Strange characters on your computers

Tips & Hints

There are a lot of characters hiding in your computer and a little bit of magic lets you release them.

Posted 4 August, 2005

On our July Weekend ABC spot, one caller discussed how he uses the ALT key to access symbols and European characters. There’s far more characters available than the hundred or so our keyboards display, so computers have tricks to access them. The caller mentioned a book listing all the combinations of ALT keys and numbers, but there are other ways to find the hidden characters.

The easiest way for Windows users is to use the character mapping tool. It normally hides in the System Tools section of the Accessories program group, but an easier way to get to it is to click “Start,” then “Run” and type Charmap. You can look through the chart to choose the character you need, then it’s a matter of cutting and pasting into your document.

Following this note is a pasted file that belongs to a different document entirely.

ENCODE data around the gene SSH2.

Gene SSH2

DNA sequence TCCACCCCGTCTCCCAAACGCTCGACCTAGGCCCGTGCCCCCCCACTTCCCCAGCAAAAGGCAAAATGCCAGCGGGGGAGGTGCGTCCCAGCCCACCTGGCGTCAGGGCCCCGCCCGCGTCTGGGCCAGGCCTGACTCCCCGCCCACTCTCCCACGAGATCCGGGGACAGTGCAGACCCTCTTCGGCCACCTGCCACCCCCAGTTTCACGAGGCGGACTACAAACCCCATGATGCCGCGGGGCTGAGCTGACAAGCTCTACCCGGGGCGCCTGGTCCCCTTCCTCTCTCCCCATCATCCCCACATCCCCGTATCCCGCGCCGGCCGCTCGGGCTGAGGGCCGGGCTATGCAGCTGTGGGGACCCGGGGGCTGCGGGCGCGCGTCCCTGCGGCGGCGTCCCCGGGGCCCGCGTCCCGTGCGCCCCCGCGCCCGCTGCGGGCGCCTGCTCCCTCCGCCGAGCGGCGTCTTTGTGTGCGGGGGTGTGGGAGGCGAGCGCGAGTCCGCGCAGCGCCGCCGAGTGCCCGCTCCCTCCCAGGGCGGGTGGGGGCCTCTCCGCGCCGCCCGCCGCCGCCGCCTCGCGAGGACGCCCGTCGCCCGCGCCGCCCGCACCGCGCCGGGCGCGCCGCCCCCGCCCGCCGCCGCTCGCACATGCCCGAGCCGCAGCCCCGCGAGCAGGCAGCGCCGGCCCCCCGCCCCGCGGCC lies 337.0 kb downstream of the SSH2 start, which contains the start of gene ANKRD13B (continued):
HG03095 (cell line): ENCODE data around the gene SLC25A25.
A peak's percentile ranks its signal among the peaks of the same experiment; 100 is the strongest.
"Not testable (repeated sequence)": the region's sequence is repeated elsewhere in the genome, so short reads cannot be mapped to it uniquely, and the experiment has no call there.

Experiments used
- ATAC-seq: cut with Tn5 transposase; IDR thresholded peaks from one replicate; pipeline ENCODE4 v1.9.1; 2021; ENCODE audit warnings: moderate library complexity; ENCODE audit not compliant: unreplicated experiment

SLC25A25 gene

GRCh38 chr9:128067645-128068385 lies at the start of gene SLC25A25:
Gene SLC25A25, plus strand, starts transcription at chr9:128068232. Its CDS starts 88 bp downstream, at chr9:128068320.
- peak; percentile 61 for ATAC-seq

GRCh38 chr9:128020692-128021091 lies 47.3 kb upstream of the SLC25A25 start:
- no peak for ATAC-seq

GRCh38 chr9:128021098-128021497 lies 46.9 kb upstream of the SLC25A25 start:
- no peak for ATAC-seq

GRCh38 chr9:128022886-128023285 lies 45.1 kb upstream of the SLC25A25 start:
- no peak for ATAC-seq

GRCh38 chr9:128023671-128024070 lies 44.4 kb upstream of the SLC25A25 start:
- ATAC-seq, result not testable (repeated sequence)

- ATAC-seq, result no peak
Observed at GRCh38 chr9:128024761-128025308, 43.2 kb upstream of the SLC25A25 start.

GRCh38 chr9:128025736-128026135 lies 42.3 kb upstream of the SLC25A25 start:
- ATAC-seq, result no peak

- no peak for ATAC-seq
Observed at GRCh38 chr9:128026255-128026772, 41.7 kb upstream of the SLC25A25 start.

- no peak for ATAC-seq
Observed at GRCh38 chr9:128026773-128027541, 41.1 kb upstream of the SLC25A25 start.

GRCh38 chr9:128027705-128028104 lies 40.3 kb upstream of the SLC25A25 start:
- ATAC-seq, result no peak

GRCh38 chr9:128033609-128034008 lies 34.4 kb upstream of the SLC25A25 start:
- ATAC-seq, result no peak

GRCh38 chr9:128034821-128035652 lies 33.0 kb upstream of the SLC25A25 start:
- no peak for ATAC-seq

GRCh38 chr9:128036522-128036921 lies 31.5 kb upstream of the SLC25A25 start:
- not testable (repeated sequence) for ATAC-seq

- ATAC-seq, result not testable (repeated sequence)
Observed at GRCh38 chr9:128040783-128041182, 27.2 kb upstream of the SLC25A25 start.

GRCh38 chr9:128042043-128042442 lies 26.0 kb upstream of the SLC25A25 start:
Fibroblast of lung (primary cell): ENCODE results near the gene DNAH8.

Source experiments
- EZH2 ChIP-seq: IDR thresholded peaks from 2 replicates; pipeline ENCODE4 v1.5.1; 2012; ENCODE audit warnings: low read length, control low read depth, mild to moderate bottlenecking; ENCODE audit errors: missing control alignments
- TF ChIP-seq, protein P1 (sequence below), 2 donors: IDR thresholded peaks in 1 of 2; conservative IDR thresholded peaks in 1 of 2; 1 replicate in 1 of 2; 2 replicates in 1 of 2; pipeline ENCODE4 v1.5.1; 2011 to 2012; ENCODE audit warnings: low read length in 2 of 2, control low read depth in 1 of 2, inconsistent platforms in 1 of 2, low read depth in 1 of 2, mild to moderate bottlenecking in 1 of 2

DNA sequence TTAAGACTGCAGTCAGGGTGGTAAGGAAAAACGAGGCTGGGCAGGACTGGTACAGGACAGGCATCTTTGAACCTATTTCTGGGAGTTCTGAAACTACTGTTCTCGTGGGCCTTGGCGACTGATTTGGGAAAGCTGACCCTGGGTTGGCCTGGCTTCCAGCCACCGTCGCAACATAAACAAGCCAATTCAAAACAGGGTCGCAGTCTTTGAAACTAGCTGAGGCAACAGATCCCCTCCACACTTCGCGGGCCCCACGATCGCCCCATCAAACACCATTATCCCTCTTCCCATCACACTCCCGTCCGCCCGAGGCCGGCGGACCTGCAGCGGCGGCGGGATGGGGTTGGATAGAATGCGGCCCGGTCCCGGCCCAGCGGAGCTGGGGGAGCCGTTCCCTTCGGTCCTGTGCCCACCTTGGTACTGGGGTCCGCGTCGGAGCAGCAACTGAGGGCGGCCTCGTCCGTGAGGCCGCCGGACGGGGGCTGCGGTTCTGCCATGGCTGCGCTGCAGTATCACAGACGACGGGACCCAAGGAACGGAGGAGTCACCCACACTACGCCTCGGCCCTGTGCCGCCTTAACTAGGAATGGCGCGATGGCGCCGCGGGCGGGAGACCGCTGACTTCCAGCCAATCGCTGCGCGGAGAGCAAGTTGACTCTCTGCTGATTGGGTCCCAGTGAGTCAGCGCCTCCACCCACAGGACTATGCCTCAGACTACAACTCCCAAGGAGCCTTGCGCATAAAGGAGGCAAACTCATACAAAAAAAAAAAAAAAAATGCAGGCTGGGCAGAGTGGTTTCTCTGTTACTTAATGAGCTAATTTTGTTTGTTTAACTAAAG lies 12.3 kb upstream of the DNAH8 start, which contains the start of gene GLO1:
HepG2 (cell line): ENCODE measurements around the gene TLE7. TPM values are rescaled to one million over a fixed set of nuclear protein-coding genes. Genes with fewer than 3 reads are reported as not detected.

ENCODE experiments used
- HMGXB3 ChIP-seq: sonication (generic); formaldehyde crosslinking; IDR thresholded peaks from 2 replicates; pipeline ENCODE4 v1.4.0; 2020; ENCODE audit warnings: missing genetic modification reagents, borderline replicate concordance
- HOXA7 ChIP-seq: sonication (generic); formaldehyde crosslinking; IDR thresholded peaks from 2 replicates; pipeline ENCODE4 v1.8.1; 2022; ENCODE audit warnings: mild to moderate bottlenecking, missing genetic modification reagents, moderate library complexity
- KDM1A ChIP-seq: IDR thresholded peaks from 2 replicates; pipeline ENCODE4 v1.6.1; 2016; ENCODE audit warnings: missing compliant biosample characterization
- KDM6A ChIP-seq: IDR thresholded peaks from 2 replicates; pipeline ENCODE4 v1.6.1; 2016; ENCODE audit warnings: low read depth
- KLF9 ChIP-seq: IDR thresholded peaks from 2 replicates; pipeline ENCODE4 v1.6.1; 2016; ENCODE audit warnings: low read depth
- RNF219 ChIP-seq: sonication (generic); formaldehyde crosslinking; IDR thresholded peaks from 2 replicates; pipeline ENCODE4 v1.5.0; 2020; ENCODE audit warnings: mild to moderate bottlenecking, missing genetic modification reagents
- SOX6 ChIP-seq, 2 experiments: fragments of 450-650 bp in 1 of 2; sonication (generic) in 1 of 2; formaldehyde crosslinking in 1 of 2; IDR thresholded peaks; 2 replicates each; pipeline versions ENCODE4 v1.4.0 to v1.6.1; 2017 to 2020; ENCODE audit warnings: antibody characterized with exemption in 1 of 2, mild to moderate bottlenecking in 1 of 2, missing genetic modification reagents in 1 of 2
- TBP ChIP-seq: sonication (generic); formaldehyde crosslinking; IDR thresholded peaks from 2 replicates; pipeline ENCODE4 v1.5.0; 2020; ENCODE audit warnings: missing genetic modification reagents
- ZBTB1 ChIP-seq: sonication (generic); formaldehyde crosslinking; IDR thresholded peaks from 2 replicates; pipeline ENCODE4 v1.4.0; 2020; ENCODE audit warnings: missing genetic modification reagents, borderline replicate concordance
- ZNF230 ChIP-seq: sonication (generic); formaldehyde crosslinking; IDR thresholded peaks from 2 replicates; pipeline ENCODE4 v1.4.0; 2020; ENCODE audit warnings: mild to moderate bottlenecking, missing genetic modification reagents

Many programs have even more characters than the standard sets. Microsoft usually makes theirs available under the “Insert” menu, where you can choose Symbols and then insert them directly into your emails or documents. Similarly, Mac OSX users can choose Edit then Special Characters.

The ALT key method is still valid; it relies upon the Unicode numbering system. The Unicode consortium have given a number for every character they can think, for instance the letter “f” has the number 0066, these numbers are shown in the Charmap screen. If you know the Unicode number of the character you need, you can hold down the ALT key and type that number in the number pad, when you release the ALT key the character appears in your document.

The Unicode system applies to all computers. Mac users can use a combination of the option key and various other keys to access characters. Apple has instructions for OSX users on their website.

If you want a list of Unicode characters, the Unicode Consortium’s site has lists in dozens of languages.Their charts are a little fiddly, to use them, hold down the ALT key and then type the number or letter that corresponds to the row of your character, then type the numbers at the top which match your column. It’s probably easier to use the Charmap program or the insert menu of your favourite program.

The extended character sets are just one of the many useful but rarely used computer features. It’s worthwhile exploring your computer to find features like this. Like many things, computers reward the adventurous.
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